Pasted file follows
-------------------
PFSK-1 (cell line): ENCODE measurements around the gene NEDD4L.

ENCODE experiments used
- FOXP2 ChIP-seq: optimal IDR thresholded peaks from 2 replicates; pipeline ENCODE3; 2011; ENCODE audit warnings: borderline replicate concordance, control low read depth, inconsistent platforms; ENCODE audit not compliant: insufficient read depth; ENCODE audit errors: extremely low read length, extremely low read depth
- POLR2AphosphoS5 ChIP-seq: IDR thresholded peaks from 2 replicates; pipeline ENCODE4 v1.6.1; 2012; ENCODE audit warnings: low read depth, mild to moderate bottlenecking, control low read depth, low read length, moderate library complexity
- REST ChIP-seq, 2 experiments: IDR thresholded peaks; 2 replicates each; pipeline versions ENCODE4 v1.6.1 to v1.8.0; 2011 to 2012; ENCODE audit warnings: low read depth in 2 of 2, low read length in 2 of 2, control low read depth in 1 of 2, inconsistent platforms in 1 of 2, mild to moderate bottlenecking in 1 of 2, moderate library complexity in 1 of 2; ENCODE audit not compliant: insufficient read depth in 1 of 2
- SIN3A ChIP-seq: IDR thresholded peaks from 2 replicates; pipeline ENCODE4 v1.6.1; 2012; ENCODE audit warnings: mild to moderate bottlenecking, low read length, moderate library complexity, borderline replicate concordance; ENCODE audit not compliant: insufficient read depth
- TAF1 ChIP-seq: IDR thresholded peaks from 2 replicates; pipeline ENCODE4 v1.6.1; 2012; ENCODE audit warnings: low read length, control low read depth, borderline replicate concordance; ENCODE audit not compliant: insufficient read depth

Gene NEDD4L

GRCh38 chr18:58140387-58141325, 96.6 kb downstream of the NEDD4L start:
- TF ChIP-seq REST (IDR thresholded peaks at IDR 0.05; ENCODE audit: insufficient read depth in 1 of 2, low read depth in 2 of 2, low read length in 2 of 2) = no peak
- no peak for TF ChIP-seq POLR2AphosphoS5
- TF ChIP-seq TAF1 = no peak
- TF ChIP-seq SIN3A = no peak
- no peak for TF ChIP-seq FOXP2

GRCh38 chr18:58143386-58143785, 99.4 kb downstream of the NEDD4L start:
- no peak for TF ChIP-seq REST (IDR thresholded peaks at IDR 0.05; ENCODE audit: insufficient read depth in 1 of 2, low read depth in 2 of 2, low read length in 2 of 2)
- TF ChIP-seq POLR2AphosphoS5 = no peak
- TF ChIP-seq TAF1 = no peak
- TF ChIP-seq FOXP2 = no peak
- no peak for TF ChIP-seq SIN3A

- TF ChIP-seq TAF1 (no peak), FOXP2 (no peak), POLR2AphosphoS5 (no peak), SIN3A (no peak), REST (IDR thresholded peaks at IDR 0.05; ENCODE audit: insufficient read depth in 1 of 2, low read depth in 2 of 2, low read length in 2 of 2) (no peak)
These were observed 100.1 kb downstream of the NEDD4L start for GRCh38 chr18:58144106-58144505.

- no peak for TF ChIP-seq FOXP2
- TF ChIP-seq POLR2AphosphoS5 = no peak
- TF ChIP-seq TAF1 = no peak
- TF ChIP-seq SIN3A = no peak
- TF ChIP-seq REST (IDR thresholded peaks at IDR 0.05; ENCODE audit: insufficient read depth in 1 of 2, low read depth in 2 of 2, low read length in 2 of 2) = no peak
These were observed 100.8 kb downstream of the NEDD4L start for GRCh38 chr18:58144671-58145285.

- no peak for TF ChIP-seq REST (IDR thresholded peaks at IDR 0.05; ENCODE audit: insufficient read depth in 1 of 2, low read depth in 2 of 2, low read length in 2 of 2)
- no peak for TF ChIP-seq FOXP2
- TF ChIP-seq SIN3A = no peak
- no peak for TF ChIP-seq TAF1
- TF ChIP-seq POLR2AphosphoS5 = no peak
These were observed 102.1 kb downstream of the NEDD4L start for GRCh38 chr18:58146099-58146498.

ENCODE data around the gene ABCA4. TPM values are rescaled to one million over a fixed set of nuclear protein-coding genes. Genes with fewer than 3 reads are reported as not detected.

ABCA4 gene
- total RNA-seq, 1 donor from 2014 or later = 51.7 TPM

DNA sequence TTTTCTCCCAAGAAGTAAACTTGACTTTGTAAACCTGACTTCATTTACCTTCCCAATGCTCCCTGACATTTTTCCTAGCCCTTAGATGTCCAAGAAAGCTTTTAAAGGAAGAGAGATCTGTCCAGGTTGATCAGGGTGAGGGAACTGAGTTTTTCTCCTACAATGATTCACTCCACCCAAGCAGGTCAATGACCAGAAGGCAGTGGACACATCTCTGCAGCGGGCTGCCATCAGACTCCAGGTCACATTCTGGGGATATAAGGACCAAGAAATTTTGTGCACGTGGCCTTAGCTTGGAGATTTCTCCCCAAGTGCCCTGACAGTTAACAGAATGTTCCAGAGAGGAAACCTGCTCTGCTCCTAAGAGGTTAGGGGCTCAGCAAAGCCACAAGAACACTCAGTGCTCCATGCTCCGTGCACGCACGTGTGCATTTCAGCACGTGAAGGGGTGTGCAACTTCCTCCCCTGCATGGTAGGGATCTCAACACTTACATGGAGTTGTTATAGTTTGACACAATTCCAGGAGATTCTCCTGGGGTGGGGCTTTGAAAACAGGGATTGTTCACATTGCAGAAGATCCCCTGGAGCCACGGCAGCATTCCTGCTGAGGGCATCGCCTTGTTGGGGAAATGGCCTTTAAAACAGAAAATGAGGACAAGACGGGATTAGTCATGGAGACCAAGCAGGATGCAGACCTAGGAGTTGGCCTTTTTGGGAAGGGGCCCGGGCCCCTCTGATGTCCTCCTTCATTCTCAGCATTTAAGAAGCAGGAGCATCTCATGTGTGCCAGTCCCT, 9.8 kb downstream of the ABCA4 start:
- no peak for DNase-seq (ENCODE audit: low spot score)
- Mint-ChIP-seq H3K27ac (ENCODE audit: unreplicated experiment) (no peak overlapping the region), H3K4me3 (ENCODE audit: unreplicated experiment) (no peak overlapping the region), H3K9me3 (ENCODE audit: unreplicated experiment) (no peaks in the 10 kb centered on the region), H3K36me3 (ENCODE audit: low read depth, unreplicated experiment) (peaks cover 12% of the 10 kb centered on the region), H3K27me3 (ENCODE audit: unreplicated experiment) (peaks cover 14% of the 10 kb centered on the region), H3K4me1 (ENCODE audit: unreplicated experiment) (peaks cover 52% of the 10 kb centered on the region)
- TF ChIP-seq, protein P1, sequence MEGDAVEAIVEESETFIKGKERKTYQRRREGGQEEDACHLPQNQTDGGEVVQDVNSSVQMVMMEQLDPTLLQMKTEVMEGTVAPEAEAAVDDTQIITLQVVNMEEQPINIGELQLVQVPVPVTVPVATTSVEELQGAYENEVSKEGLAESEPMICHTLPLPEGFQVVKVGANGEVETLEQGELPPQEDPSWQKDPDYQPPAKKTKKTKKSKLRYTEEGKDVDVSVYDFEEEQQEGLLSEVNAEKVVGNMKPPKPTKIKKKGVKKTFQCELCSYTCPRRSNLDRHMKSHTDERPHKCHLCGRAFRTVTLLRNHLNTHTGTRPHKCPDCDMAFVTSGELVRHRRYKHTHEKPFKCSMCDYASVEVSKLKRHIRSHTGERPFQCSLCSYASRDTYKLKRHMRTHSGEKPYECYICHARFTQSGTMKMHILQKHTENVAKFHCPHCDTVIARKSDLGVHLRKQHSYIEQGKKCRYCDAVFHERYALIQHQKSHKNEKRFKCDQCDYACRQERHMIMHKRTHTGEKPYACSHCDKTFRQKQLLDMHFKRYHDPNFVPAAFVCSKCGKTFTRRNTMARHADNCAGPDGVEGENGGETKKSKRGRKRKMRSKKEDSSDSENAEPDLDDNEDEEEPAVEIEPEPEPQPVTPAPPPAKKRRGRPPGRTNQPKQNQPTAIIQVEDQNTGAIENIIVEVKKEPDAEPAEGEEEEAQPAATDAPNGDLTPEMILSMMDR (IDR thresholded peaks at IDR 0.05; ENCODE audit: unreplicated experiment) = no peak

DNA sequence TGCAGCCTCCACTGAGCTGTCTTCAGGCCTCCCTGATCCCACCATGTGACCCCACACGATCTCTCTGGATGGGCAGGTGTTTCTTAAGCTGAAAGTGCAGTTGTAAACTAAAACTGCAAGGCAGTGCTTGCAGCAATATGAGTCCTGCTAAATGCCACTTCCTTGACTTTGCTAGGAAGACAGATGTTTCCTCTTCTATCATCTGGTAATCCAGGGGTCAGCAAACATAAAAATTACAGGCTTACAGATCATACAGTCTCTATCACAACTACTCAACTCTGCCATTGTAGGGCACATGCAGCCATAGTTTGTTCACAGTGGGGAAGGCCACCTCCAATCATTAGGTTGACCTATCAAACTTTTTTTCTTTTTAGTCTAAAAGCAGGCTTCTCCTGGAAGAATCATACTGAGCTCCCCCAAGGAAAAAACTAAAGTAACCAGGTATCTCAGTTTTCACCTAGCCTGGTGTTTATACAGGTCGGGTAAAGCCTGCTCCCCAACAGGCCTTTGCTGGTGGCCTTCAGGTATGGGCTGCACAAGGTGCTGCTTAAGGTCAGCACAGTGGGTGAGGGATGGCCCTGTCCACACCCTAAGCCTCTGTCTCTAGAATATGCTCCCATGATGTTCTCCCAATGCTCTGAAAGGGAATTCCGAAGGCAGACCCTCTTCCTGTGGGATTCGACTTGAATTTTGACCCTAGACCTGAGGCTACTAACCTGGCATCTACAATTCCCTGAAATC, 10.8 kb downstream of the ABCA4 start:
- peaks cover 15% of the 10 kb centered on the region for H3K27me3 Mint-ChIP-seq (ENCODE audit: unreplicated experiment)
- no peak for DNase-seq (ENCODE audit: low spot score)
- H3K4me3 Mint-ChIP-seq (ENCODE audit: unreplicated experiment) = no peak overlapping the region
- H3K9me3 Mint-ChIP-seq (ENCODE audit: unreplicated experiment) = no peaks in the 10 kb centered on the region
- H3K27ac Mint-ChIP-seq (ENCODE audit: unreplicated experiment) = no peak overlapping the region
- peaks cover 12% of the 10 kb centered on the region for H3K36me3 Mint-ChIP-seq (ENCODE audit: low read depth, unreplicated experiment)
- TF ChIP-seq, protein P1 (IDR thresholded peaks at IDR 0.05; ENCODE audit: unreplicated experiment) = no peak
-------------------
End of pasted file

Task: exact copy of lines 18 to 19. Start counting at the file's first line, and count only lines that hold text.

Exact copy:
- TF ChIP-seq TAF1 = no peak
- TF ChIP-seq FOXP2 = no peak